What Every Canadian Should Know
Welcome to the field of music education in Canada!
As a new Canadian teacher you are expected to meet the ever-diversifying needs of your students in an engaging manner while at the same time fulfilling the projected learning outcomes issued by the province of B.C. Unfortunately there is no definitive advice I can share with you that will instantly imbue you with the tools and knowledge to understand how Canadian students operate, however hopefully the following will help you in your future teaching endeavours.
Let me begin by clarifying some of the expectations Canadian students may have of their teacher, regardless of the subject area. Students appreciate friendliness, transparency/openness, praise when they succeed, and encouragement from their teacher when they are incorrect. It is important that the teacher demonstrates patience, a willingness to slow down and address questions when needed, and that the teacher presents the curriculum content in a relevant and meaningful way. Canadian students not only expect that their teacher is knowledge about the course material, but also that he/she will teach the material in a clear and easy to understand way. In his article “Those who understand: Knowledge growth in teaching” Shulman proposes that teachers should break down their own understanding of content knowledge in the following way:
“I suggest we distinguish among three categories of content knowledge: (a) subject matter content knowledge, (b) pedagogical content knowledge, and (c) curricular knowledge.” (Shulman 1986)
If you take Shulman’s categorization of content knowledge and apply it to the skill set of a music educator, you may come to better recognize your own strengths, weaknesses and tendencies as a teacher. All too often what brings teachers towards the field of music education is the teacher’s own interest in what Shulman describes as the subject matter content knowledge, however this is only a single aspect of the overall content knowledge required from music educators. Teachers who fit this definition above frequently emphasize the aspect of musical performance as the be-all-end-all product of student accomplishment. Although musical performance is a valuable tool for the developing student, music educators must realize that the over-prioritization of musical performance can very easily influence a student’s experience of music education in a negative way. Of course instrumental performance/competency and musical literacy are essential skills to teach the developing music student, however there are many other skill sets that are taught in music classrooms that are frequently neglected for the tangible end product of a musical performance.
Upon mentioning this, it is important for the music educator to recognize that the materials set out in the core curriculum can (and should) be used as a springboard for initiating the learning process, as opposed to being perceived as strict guidelines to which the teacher must follow. Much of the curriculum in this way is presented in a manner emphasizing the teaching of “what” students should know instead of the process itself of “how” they have come to know what they know.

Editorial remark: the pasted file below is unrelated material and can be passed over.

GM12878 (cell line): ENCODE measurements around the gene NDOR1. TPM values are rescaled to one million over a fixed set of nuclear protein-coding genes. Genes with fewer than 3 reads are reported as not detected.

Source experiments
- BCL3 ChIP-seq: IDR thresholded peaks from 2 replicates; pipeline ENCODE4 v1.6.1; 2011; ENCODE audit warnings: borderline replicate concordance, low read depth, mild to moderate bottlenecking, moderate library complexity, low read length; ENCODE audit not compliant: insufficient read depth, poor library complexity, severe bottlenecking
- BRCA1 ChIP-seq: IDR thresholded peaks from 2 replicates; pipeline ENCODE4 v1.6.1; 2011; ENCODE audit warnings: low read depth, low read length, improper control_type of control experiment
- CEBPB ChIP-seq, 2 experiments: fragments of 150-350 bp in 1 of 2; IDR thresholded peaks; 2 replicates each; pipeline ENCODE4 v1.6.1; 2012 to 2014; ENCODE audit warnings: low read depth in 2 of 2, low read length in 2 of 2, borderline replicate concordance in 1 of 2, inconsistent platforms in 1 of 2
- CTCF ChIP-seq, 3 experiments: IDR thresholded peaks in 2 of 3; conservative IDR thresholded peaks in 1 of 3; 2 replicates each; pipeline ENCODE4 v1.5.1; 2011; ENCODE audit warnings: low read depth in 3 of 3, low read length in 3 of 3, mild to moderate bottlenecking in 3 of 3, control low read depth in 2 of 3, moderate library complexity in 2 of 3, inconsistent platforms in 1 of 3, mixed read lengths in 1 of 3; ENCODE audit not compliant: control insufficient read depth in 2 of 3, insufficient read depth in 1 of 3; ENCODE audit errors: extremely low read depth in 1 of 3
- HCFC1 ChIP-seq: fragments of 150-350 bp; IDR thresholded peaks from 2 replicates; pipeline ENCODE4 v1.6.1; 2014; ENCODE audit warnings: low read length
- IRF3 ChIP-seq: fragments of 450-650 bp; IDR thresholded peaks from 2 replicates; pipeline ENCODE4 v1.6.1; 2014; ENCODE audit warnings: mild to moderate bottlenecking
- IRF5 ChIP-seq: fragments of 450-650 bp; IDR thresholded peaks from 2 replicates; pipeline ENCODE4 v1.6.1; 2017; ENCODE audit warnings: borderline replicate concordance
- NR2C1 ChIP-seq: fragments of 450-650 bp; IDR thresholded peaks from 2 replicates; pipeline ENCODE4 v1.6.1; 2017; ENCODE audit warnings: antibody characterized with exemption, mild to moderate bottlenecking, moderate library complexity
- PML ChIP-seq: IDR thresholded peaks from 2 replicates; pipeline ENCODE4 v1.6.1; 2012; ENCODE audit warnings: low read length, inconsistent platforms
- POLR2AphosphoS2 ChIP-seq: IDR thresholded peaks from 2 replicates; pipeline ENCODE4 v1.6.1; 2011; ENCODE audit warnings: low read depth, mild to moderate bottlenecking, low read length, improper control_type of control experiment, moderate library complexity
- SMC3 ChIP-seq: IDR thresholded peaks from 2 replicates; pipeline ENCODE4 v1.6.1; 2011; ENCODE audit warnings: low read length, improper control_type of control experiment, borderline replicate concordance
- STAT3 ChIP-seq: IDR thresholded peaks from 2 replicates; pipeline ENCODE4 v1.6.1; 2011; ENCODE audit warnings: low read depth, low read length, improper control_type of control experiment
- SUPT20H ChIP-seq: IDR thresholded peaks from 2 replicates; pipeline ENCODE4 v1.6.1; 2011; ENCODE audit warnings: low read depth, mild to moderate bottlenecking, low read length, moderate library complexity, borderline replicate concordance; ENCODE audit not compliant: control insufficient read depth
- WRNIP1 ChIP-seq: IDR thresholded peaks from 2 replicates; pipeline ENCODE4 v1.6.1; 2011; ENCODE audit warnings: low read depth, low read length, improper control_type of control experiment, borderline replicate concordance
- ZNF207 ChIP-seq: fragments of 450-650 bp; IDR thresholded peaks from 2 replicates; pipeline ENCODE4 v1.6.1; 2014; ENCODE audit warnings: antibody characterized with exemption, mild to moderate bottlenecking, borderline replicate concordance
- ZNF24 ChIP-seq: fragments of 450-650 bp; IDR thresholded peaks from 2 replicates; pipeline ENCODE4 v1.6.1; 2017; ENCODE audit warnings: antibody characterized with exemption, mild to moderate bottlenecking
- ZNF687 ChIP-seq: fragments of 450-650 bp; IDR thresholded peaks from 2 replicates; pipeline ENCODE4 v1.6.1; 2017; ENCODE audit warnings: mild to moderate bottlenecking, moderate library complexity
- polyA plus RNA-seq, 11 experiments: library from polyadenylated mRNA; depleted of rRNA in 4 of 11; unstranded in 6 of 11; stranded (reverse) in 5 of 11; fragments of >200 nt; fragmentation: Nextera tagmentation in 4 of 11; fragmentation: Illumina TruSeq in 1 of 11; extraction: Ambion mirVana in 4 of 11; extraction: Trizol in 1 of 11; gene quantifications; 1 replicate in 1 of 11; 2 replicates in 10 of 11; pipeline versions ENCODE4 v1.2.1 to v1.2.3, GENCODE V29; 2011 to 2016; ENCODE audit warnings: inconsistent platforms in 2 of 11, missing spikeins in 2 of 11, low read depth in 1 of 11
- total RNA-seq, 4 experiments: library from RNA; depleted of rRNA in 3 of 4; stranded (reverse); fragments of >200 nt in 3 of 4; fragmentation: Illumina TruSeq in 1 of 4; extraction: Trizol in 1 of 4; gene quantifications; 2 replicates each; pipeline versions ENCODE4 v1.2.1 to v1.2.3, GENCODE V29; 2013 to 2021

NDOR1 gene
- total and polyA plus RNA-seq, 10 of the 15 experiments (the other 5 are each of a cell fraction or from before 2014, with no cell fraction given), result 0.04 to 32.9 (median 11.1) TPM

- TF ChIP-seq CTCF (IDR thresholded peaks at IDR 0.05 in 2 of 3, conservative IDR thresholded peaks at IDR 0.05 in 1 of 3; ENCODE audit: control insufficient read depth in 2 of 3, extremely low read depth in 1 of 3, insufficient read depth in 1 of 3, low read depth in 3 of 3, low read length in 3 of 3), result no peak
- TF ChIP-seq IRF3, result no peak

Further reflecting on the content knowledge identified in the core curriculum, it would undoubtedly be beneficial for the music educator to understand that each student brings their own set of meanings, experiences and conceptions of music into the classroom. With reference to Rowley’s data, information, knowledge and wisdom pyramid (found in the article “The wisdom hierarchy: Representations of the D.I.K.W. hierarchy,” Rowley 2007) it is to the advantage of the teacher to utilize, and build off of this prior knowledge, data, or information each student already possess. This can be useful to not only accommodate the diverse backgrounds of your students, but also to assist in the transformation process of knowledge creation and meaning making.
Although the above characterizations of the average Canadian classroom/student are important to understand, it is critical that the teacher is able to channel this information through his/her own ability to cater to the needs of his/her individual students in a flexible manner. Hopefully some of the above teaching experiences I have shared with you will help you gain a better insight towards how music education is conducted in many of the different classrooms across Canada.
Rowley, J. (2007). The wisdom hierarchy: Representations of the DIKW hierarchy. Journal of Information Science, 33(2), 163-180. Web.
Shulman, L. (1986). Those who understand: Knowledge growth in teaching. Educational Researcher, 15(2), 4-14. Web.